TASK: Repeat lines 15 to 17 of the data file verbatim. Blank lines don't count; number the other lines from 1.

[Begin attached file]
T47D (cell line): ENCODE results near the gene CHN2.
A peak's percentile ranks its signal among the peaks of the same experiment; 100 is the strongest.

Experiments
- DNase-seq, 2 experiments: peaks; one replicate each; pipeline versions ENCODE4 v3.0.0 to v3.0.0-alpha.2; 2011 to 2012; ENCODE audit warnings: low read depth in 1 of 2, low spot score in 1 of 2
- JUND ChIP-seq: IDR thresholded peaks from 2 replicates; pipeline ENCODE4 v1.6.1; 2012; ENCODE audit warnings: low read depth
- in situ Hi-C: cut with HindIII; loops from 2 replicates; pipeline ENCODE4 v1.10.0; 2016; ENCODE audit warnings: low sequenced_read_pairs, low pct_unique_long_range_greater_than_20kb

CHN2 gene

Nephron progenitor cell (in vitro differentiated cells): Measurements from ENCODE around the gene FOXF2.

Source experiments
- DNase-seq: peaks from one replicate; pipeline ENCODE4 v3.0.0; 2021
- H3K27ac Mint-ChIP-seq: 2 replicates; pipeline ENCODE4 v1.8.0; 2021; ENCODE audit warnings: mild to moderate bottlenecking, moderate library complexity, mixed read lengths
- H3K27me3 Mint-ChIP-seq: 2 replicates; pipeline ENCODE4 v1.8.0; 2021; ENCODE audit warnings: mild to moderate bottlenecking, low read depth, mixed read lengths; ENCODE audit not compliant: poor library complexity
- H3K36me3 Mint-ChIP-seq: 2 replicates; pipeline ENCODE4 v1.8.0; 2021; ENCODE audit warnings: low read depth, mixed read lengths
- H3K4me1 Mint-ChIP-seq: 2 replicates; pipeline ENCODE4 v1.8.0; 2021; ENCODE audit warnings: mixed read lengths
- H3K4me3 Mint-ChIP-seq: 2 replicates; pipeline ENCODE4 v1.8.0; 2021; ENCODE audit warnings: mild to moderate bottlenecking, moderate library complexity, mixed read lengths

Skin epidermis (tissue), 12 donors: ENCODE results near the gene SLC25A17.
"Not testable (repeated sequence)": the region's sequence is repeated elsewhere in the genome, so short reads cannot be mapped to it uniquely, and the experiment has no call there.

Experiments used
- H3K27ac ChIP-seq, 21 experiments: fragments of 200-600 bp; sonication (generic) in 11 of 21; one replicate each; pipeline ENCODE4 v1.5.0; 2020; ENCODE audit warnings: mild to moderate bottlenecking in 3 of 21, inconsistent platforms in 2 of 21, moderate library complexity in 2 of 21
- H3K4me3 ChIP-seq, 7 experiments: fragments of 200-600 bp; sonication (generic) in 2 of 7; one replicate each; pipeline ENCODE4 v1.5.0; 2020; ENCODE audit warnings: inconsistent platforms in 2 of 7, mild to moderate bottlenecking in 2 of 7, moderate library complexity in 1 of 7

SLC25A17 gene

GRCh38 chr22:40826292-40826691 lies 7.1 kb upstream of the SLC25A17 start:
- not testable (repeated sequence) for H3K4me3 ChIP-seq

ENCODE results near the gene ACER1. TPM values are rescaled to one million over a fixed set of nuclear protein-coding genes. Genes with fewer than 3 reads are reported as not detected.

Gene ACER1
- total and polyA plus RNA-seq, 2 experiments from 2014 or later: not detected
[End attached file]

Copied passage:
- H3K4me3 Mint-ChIP-seq: 2 replicates; pipeline ENCODE4 v1.8.0; 2021; ENCODE audit warnings: mild to moderate bottlenecking, moderate library complexity, mixed read lengths

Skin epidermis (tissue), 12 donors: ENCODE results near the gene SLC25A17.
"Not testable (repeated sequence)": the region's sequence is repeated elsewhere in the genome, so short reads cannot be mapped to it uniquely, and the experiment has no call there.